0912 GMT March 24, 2019
Set up in 2016, DARPA's Insect Allies program was purportedly created to ensure food security in the face of environmental disasters, natural pathogens and intentional attacks, express.co.uk reported.
Mass crop failure has potentially catastrophic consequences for hundreds of millions around the world reliant on staples such as wheat to meet their basic nutritional needs.
Genetically protecting crops is slow, as the alteration must be passed down through successive generations before it takes hold.
So DARPA scientists began introducing genetically modified viruses that can directly edit crops’ chromosomes by spreading them through bugs.
The project involves using gene-editing techniques to infect insects with viruses that could help make crops more resilient.
For example, if a cornfield were hit by a drought or suddenly exposed to a pathogen, Insect Allies would be able to send out an army of the GM-carrying insects to slow the plant's growth rate.
But the project was recently criticized by scientists led by Richard Guy Reeves at the highly-respected Max Planck Institute for Evolutionary Biology, who claim the technology could be sued for much more harmful means.
The research team said Insect Allies “appears very limited in its capacity to enhance US agriculture or respond to national emergencies".
And they added, “As a result, the program may be widely perceived as an effort to develop biological agents for hostile purposes and their means of delivery.”
Potentially, the viruses being introduced could do harm instead of good, as the bugs could be used to disperse agents preventing seeds from growing.
“Insect weapons could be extremely transmissible to susceptible crop species, particularly where insects were used as the means of delivery,” the researchers wrote.
And they claimed the use of an insect-based system points to “an intention to develop a means of delivery of insects for offensive purposes”.
The team of scientists believe the cutting-tech could easily be simplified and used to develop a brand new class of biological weapons.
They wrote: “In our view, the program is primarily a bad idea because obvious simplifications of the work plan with already-existing technology can generate predictable and fast-acting weapons, along with their means of delivery, capable of threatening virtually any crop species."
But Dr. Blake Bextine, DARPA program manager for Insect Allies, savaged the bold claims in a scathing interview.
He said, “We require numerous, layered safeguards at every point in the Insect Allies systems to minimize risks and ensure treatments are delivered only to the intended plants.
“Farmers and agricultural researchers constantly contend with threats to crops introduced by insects spreading harmful viruses to the plants.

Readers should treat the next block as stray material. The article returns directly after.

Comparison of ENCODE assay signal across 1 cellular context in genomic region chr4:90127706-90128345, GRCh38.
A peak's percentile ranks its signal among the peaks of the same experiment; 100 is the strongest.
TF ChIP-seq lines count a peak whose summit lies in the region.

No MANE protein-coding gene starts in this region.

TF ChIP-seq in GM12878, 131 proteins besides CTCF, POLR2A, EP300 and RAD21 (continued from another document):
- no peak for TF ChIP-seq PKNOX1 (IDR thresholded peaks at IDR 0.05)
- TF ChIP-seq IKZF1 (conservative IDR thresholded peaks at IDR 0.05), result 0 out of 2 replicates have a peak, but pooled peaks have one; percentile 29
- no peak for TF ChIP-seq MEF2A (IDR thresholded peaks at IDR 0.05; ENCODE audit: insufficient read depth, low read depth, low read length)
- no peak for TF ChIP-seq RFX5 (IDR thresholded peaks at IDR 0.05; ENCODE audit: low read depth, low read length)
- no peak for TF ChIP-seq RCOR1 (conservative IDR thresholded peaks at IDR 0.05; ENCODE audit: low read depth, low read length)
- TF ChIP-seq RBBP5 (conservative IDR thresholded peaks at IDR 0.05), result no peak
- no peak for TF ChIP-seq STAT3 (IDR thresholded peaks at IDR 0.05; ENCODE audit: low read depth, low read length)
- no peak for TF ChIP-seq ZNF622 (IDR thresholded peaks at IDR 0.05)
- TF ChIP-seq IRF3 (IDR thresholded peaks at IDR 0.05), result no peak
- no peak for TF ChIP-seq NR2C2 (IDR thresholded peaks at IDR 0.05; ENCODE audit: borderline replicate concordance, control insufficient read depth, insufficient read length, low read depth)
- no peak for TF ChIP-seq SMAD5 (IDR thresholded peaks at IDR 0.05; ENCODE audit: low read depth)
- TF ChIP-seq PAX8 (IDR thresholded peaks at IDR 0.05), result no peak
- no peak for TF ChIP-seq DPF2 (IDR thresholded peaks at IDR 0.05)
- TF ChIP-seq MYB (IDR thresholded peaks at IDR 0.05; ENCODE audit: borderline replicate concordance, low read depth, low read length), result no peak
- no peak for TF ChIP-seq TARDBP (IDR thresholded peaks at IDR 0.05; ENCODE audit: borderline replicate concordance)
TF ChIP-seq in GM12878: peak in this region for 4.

“We determined to flip that scenario and use insects that are normally plant pests to deliver engineered viruses to induce expression of positive, protective traits in plants.”
Another cause for skepticism about the project’s real intentions is that it is being led by a Defense Department agency, rather than the Dept. of Agriculture.
“There are two main reasons that DARPA is the right choice to lead this research,” said Bextine.
“First, the stability of our domestic agricultural sector represents a critical, but often underappreciated element of national security.
“If DARPA can deliver technologies that keep the US resilient in the face of threats, we preserve stability and readiness at home and diminish a source of instability abroad.
“Second, DARPA has a unique charter to pursue revolutionary and technologically high-risk projects that go well beyond the incremental advances typically funded by other research and development organizations.
“Whereas, another agency might fund the next generation of aerial spraying technology, DARPA reaches for fundamentally new ways of delivering more precise, efficacious treatments through systems that can be readily adapted to confront a range of potential threats,” he added.
Bextine also answered criticism that insects really do represent an improvement over spraying.
“Spray technologies are not sufficiently precise to deliver targeted genetic therapies to mature plants in the field.
“Insects, on the other hand, are not only able to access these tissues when they feed, but, in fact, have a specific affinity for them.
“Further, the use of insects as a delivery method can be readily scaled to cover the vast areas that may need to be treated to protect against a threat.
“Spray technology has additional drawbacks — they blow into other areas, seep into soil and can affect more than the intended target.
“Often, large quantities must be applied to achieve the desired effect, which incurs significant cost and waste, impacts that would be magnified when attempting to deploy sprays at scale.